The epilogues: first, came the Tuesday after my visit ended, and alongside the process of my shopping for a car. That time I went to a spot near work, trying out some used cars, and after that I went to a mall nearby with a vague notion that I needed a new belt. The old had gotten to where I was on the smallest notch, and still had several inches free in defiance of the whole point of a belt. My father was promising that if I would just get his leather kit out of the attic he would punch more holes. I thought it better to buy a less oversized belt, and this was a convenient mall. I found one in Sears, where the customer ahead of me got a long spiel from the cashier regarding how one could potentially win money for answering the online survey the receipt indicated, and which he didn't quite get the first time. He got it halfway through the second, and I used that experience to insist I didn't need to hear it again. I didn't enter the survey contest.
Wandering around the mall I noticed in the coin-op rides for kids the ``Kiddie Coaster''; I didn't notice that so much as the Cedar Point logo on the screen. The ride offers the chance to simulate riding Gemini and Mean Streak, by way of a seat and monitor that shakes around. I couldn't help smiling over this echo of my visit just days earlier, and was admiring it when a kid and mother (I assume) came and took a ride. He chose to ride Gemini, which turned out to be video of the other coaster, the one I didn't take. But I was able to assure the mother that the ride really did look like that, and the kid very nearly sat still for the whole initial climb, and again for parts of the racing around the track. Both seemed to appreciate this abnormal burst of small talk on my part.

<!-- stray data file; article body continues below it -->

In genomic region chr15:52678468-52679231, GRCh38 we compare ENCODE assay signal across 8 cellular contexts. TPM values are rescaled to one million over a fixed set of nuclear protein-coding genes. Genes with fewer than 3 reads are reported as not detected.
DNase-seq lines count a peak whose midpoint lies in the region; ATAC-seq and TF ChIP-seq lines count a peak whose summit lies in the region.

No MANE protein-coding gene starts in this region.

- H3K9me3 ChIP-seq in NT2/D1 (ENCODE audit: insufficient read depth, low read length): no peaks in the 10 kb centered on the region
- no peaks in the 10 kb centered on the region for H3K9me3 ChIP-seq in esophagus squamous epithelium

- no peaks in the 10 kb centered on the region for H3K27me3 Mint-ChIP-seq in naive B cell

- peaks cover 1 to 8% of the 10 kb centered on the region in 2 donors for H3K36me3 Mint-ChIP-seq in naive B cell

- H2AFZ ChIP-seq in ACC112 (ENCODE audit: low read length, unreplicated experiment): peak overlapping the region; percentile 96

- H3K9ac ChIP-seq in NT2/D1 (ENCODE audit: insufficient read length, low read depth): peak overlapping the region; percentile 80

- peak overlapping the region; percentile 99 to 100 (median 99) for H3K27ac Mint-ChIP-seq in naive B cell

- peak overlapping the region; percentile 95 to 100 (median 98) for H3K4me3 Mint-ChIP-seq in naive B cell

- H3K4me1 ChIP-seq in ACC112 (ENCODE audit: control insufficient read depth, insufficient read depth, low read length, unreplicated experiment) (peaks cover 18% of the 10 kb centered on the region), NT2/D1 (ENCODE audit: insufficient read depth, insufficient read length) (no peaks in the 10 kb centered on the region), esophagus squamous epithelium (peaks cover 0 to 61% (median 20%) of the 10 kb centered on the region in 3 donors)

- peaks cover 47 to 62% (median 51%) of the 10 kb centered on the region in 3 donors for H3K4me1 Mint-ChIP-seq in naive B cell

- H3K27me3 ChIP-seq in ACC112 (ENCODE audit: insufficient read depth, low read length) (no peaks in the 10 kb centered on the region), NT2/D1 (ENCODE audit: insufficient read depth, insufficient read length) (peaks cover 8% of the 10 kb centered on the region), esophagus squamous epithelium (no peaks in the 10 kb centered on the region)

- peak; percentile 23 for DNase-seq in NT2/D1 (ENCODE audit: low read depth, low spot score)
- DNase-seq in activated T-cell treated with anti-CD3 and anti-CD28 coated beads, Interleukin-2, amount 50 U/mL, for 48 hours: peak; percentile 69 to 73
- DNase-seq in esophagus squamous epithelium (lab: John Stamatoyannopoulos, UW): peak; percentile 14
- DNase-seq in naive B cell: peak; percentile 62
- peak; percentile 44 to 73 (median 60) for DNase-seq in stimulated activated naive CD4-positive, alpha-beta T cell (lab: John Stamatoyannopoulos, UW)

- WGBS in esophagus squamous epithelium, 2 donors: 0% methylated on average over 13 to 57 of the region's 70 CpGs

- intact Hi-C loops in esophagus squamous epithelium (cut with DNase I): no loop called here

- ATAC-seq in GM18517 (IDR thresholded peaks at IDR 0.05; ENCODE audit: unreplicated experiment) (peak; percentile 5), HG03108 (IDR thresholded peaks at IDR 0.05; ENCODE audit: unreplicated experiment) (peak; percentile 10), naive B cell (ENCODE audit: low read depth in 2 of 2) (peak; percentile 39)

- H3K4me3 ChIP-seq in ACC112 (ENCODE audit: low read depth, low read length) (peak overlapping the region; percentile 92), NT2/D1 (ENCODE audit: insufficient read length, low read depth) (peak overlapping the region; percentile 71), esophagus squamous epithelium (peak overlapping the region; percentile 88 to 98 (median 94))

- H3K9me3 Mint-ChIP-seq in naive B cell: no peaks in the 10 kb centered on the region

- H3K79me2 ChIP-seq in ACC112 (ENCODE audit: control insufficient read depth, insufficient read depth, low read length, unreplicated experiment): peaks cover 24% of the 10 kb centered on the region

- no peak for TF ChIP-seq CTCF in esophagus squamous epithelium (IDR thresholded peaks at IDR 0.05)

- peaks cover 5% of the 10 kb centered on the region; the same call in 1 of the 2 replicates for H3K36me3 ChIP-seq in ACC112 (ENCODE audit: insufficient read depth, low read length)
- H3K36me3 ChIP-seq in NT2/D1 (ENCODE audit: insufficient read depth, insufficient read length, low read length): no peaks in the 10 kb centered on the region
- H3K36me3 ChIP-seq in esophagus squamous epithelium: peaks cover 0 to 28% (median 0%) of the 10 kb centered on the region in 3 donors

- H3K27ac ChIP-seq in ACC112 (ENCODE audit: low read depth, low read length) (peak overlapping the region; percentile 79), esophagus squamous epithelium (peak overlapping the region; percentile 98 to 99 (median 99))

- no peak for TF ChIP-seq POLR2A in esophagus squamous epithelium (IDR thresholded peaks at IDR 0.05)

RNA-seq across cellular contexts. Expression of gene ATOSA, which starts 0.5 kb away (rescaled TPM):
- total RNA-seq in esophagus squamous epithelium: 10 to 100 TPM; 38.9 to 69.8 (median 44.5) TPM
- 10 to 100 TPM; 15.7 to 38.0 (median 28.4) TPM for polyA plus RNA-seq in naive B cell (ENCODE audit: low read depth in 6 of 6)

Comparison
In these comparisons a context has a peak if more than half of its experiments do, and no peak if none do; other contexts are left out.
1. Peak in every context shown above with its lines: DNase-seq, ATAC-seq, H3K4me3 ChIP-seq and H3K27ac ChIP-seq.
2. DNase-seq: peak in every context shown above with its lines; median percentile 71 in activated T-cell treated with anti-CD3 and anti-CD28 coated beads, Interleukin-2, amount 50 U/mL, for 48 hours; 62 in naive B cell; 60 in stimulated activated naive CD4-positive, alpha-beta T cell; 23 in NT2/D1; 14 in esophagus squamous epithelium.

The other epilogue came later, as bunny_hugger reported the discovery of a pair of shorts much too large to fit her. Somewhere in the laundry I lost it. I suppose I could probably have used the space room in my luggage on the way back anyway. It's a little impressive I didn't lose more, or something more critically necessary.
Trivia: About 72,000 United States railroad employees were killed on the tracks between 1890 and 1917; close to two million were injured. Another 158,000 were killed in repair shops and roadhouses. Source: The Incorporation of America: Culture and Society in the Gilded Age, Alan Trachtenberg.
Currently Reading: A Century of Subways: Celebrating 100 Years Of New York's Underground Railways, Brian J Cudahy.